Genius Abounded at “The Art of the Book”

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We dispatched Ian Curry to soak up what at least one UnBeige editor called an orgy of book loving madness last night at the 92nd Street Y.

“You mean Chip Kidd is going to be here?” said bookish girl to bookish boy, settling into the seats behind me. “Damn, you really know how to plan a date.” And the bookish boy glowed.

To understand why this boy and girl, and 900 others, ventured out on a Monday night to the 92nd Street Y’s “The Art of the Book” lecture in New York City, I should explain that Chip Kidd was joined onstage by Dave Eggers and Milton Glaser, with Michael Bierut moderating. It was the kind of creative convergence that could cause car alarms to go off for blocks around the theater. Fortunately, after a charming introduction, Michael Bierut brought them up one at a time.

First up was Milton Glaser. It’s hard to describe Glaser at 77, except by saying that if he pulled a tiny, live unicorn out of his shirt pocket and set it down on the podium, it would seem only mildly surprising. He’s a benevolent magician, and that magic comes through in all of his work. Yes, you know him as the guy who designed the “I love New York” logo. He’s also a seminal book cover designer. Glaser’s covers are a mix of psychedelia and modernism, with clean typography accompanying flowing, bizarre illustration. As Glaser pointed out, book cover design is one of the few design disciplines in which the designer gets a printed credit. It’s a small thing in a way, but as became evident throughout the evening, a good book designer has a special relationship with the medium.


Often sharing some literary inclinations themselves, book design is collaboration between two storytellers. Glaser detailed how, in illustrating a volume of Baudelaire, he avoided creating scenes that directly represented the text, opting instead to create spaces Baudelaire’s characters would feel comfortable in. The result is a kind of parallel story, beautifully complementary of the first. And apart from the ubiquitous t-shirts, that’s why Milton Glaser is famous.

Chip Kidd was next. It’s not just the name that makes Kidd memorable: it’s the haircut; the 50’s clothing; the glasses. He’s a sort of literary/design archetype come to life. Kidd’s work is in the lineage of Glaser’s in terms of visual wit, and relationship to the author. Kidd works at Knopf, and despite his rock-star status, he winningly reminded the audience that he too must wrestle with unreasonable clients, and the insane demands of the market.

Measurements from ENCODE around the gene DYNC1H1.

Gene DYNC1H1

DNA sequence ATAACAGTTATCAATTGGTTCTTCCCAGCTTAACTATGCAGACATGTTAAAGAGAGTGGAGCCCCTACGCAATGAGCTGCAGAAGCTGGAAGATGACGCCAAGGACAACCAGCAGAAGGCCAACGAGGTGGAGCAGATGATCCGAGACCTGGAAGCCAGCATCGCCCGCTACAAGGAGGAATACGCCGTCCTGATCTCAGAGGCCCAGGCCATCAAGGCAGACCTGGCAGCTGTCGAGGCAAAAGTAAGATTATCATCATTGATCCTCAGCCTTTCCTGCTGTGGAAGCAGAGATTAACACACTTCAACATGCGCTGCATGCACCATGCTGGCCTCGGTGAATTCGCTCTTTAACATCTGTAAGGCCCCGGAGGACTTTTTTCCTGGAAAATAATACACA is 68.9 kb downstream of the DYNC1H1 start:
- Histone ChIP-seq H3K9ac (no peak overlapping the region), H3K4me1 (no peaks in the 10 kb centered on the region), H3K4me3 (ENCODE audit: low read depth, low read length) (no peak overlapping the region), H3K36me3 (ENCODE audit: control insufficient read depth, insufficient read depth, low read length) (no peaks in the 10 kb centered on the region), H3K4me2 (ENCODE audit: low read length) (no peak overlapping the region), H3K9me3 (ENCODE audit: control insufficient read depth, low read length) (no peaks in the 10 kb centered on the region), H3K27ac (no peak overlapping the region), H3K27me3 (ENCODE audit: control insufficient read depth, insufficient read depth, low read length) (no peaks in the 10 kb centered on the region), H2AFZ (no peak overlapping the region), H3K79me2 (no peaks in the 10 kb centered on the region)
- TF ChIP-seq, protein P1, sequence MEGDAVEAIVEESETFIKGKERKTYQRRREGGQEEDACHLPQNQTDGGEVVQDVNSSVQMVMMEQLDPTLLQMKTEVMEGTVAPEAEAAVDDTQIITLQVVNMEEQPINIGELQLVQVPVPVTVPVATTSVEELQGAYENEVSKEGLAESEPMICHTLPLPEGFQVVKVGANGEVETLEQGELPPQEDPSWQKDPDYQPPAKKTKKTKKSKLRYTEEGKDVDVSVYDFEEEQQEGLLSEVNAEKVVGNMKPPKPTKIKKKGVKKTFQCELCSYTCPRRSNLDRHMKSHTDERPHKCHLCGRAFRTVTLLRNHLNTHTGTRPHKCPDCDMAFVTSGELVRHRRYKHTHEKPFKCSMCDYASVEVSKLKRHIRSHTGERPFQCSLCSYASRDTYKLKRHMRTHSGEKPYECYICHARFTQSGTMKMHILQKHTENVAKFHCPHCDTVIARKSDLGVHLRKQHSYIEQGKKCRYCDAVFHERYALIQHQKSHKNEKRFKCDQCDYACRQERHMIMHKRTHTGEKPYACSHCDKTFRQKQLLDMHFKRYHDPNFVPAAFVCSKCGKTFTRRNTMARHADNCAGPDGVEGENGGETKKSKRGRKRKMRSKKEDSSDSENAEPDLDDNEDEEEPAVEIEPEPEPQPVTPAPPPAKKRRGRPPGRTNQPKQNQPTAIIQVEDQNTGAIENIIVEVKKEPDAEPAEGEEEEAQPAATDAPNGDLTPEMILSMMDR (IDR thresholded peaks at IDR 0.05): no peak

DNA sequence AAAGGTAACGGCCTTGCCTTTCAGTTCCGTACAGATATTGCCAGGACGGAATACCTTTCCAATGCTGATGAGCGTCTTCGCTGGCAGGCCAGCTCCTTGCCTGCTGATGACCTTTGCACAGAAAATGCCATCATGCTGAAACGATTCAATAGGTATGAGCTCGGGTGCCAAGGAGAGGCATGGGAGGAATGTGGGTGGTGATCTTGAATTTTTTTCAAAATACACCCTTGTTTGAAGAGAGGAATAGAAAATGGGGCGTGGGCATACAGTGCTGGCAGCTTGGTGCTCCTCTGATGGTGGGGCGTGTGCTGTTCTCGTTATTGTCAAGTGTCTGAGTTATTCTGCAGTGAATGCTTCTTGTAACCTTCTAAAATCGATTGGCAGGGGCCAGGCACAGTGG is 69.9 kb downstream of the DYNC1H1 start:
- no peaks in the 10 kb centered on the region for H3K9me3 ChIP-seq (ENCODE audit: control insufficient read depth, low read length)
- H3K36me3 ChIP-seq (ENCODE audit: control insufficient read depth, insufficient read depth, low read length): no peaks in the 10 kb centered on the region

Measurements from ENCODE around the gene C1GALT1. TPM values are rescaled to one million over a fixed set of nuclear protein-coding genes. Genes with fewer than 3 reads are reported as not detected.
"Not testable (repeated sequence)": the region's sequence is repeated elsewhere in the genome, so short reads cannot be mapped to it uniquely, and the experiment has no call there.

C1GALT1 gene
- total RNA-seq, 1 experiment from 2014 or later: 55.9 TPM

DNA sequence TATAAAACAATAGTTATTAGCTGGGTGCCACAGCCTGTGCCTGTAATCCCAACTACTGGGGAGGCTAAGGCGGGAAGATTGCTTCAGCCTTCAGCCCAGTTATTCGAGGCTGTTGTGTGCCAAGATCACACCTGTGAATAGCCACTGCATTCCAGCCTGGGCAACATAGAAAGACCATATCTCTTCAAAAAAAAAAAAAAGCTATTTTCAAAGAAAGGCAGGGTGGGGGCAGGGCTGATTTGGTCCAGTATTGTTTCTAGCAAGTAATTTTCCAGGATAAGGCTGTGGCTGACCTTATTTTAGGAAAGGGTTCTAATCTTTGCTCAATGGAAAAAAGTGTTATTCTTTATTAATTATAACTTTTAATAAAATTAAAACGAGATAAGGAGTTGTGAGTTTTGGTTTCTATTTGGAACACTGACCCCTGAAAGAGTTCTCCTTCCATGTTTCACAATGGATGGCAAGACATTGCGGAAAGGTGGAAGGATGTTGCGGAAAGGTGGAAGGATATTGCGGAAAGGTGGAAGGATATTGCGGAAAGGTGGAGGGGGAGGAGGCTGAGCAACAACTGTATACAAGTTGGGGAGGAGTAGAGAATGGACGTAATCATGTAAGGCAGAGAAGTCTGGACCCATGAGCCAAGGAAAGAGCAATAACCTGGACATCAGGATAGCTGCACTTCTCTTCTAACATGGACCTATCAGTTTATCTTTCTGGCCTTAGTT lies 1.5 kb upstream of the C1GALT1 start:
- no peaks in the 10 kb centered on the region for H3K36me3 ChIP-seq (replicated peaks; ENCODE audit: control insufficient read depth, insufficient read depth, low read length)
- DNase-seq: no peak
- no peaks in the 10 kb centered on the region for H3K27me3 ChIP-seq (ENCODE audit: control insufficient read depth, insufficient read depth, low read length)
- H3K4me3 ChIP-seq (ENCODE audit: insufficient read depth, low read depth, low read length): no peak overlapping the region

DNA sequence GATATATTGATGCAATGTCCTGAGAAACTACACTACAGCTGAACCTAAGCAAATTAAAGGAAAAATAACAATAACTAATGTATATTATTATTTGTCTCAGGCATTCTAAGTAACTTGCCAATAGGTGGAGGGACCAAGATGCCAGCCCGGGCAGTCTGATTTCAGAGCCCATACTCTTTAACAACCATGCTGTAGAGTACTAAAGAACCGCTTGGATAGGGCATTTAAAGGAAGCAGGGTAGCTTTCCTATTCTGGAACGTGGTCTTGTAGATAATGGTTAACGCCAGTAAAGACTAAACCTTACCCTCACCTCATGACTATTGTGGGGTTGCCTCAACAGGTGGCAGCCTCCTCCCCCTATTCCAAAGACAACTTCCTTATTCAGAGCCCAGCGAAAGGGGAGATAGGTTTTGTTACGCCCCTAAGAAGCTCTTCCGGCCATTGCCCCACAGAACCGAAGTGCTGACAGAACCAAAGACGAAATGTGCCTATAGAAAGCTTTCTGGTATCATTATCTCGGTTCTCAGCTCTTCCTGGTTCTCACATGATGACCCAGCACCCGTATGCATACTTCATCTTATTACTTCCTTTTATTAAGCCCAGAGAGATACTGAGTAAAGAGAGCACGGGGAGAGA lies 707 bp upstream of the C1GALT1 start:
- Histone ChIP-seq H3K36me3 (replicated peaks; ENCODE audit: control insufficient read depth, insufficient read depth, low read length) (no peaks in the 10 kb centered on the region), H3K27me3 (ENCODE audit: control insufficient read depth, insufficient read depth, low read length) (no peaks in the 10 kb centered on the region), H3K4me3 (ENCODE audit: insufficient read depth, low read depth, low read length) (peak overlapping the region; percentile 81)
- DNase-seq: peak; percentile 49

The central question of Kidd’s presentation was, “What does a bestseller look like?” Must it have foil stamping and the author’s name in Trajan Bold? Or can it be something more subtle, like the cover one of Kidd’s coworkers did for Joan Didion’s The Year of Magical Thinking; a dignified typographic treatment in which the letters of Didion’s deceased husband’s name are subtly highlighted. He’s one of those rare people that is good at everything (read The Cheese Monkeys), and yet you have no impulse to hate him whatsoever. At the end of the session, one of the questions directed to him ended by saying “Also? I love you.” Ditto.

Dave Eggers had a tough act to follow. Fortunately Eggers’ work mostly speaks for itself. Michael Bierut introduced him, noting that Eggers “writes in Quark.” He’s also a rare crossover between a designer and writer. Eggers’ presentation was a tour of the history of McSweeney’s primarily, with brief dips into side projects. As Bierut also noted in the introduction, there’s a highly unique, almost outsider-art quality to Eggers’ work. Eggers himself is more quirky than I would have imagined for someone who’s been almost preternaturally effective at building his empire. I’m pretty sure the claim to still using a 56k modem was an affect, but his professed loyalty to Quark 4.1 and OS 9 seemed authentic.

The difference between Eggers and the other speakers was markedly that Eggers has taken ownership of the production. Unlike Glaser and Kidd, Eggers runs McSweeney’s more or less independently, allowing him to explode the form of the book. With help from his printing house, McSweeney’s has explored boxes, rubber-band-bound folios, and a number of other unique forms that would be impossible to justify to a corporate publisher. His latest is an invention in which the book’s folios are bound to the spine with magnets. A glass book is promised.

The final question session brought all the speakers up to the stage for a hurried-but-thoughtful audience Q&A session, moderated by Michael Bierut. Bierut was well-chosen as a moderator: he’s a charismatic balance of rigor defused by affability. The most engaging questions brought out a central theme of the talk; that of “keepability.” As different as each designer’s work was, all agreed on the aim of increasing the book’s value as an object, not just a container for ideas. It’s an ethic that could be applied to any design discipline, and one that all the speakers had excelled in.

An electrified audience had a certain quality on its way out of the theater. There was a sound like people breathing cold air. We’d been laughing for several hours straight and shown some of the most beautiful cultural artifacts produced in the past several years. Bookish boy and bookish girl, needless to say, had very good dates. All 900 of them.

Ian Curry is an artist and designer who lives, with others of his kind, in Brooklyn. He currently works in the digital media group at frog Design in New York.